Oreo is a rampaging cookie machine that can't stop coming out with new flavors. Every time you look back on the shelf, they're releasing some new ridiculous Bubblegum Milkshake flavor that no one particularly asked for. Since the last time we checked in with our all-time 39-flavor ranking, we've tracked down seven new flavors that have hit the market (six if you exclude the "Winter Oreo" that's just dyed red). It's getting out of hand.
In an ominous sign for the No campaign, its champion, Tony Abbott, was already doing his best to move the goalposts, declaring that if his cause won 40 percent of the vote it would be a "moral victory". And then there was the turnout. Around 80 per cent of eligible voters returned their ballots. According to Tiernan Brady, director of Australian Marriage Equality, this is a higher turnout than for practically any voluntary ballot measure undertaken in a Western democracy in modern history.
Without a liberal, confident, internationalist America "that often got things right" its friends and allies are left scrambling to maintain the conventions and agreements that have marked international affairs in the postwar era, said Mr Carr. Just 18 months ago the US was confidently finalising negotiations over the TPP, which it viewed as the diplomatic and economic substance of its so-called pivot to Asia.
Muck Rack makes it simple to find people, tweets, or articles that mention any name, keyword, company, hashtag etc. We've compiled this guide to help you make the most of your search.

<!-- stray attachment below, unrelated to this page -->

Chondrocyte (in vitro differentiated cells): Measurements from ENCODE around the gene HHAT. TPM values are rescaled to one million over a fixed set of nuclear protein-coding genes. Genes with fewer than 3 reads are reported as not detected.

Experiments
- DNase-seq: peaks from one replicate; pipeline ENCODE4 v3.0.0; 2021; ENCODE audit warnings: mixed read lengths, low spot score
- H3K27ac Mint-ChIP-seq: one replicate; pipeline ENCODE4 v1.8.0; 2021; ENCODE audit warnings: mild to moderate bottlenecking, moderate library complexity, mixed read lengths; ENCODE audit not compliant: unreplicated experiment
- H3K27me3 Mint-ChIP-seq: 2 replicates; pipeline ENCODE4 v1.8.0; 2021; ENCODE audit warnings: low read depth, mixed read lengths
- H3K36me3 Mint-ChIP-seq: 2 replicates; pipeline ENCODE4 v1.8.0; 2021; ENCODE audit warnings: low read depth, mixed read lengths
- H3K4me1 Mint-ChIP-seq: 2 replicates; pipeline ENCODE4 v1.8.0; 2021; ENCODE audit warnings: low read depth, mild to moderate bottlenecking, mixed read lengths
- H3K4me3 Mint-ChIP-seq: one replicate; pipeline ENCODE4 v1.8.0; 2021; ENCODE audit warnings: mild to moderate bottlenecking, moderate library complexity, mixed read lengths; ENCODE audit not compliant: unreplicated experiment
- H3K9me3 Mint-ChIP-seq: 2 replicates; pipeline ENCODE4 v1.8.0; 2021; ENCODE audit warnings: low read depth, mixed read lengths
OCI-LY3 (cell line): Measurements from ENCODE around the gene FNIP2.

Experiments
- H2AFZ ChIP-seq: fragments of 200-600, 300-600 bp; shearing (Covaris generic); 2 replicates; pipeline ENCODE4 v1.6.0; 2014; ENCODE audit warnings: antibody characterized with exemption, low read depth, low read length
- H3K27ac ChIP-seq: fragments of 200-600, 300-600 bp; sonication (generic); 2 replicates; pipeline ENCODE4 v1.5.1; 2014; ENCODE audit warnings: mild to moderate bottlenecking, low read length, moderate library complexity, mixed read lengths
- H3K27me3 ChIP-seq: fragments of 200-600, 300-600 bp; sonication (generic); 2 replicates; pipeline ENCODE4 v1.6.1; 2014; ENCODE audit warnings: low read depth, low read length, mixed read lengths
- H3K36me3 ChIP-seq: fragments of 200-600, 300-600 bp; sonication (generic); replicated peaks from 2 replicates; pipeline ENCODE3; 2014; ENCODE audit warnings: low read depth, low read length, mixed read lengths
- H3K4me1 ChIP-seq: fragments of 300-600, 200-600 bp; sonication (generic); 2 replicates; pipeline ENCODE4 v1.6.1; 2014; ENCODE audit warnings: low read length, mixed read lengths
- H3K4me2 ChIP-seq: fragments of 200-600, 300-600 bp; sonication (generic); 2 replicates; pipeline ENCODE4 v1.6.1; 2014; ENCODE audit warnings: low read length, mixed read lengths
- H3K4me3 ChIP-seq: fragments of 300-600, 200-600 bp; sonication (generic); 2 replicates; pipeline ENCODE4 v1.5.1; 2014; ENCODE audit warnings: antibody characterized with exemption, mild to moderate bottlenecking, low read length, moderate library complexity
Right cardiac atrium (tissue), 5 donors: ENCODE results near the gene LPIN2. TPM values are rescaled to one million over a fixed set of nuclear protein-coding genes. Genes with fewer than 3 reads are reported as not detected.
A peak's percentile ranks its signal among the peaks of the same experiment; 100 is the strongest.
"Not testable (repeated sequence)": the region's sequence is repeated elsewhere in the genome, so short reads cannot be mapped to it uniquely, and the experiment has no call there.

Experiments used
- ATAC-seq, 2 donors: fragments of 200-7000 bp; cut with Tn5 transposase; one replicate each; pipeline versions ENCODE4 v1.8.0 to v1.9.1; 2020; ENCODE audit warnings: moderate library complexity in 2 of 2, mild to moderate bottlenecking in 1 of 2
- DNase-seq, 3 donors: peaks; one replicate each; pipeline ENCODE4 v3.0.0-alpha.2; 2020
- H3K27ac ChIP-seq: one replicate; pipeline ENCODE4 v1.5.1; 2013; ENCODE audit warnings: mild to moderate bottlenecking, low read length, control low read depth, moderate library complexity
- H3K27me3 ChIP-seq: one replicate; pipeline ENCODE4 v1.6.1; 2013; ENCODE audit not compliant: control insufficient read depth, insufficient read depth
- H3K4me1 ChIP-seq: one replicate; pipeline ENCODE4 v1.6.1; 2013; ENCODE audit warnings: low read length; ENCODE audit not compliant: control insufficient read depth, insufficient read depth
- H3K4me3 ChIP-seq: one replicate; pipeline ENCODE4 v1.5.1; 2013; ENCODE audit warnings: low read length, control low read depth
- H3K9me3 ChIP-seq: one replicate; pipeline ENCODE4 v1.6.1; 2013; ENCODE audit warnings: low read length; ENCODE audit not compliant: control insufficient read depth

Selecting a term
Start searching tweets, articles from media outlets, articles mentioned in tweets, journalists'
names, titles and bios with some suggested searches:
Companies or Topics (e.g. iPhone, Microsoft)
Phrases (e.g. "cloud computing") — use quotes to keep the terms together
Twitter handles (e.g. @username) — returns those who have mentioned or replied to
Names (e.g. "David Pogue")
Hashtags (e.g. #sxsw, #london2012)
Bio details (e.g. vegan, Olympics, father)
Muck Rack's Advanced Search allows for many boolean operators.
Find results that mention multiple specified terms, use AND or
+. For example, ensure each result contains both Elon Musk and Mark Zuckerberg by
searching Musk AND Zuckerberg or Musk + Zuckerberg.
Use the operators OR or , to broaden your search when you'd like either of
multiple terms to appear in results. (This is the default behavior of our search when no operators
are used). For example, results will contain either cake or cookie by searching cake OR cookie or cake,cookie
Use NOT or - to subtract results from your search. For
example, searching Disney will yield results about the Walt Disney Company as well as Walt Disney
World Resort. To exclude mentions of Disney World, search for Disney -World or Disney
When using one of these operators with a phrase, enclose it in quotation marks. For example, you can
find results about smartphones excluding Apple's iPhone 4S by searching smartphone -"iPhone
Exact case matching or punctuation
If you're searching for a brand name or keyword that relies on specific punctuation marks or capitalization, you can
find results that match your exact query by adding matchcase: before the keyword you're searching for, like matchcase:E*TRADE .
Use parentheses to separate multiple
boolean phrases. For example, to find journalists talking about having fun in Disney World or
Disneyland, search for ("disney world" OR disneyland) AND fun.
An asterisk can be used to search for any variation of a root word truncated by the asterisk. For example, searching for admin* will return results for administrator, administration, administer, administered, etc.
A near operator is an AND operator where you can control the distance between the words. You can vary the distance the near operation uses by adding a forward slash and number (between 0-99) such as strawberries NEAR/10 "whipped cream", which means the strawberries must exist within 10 words of "whipped cream".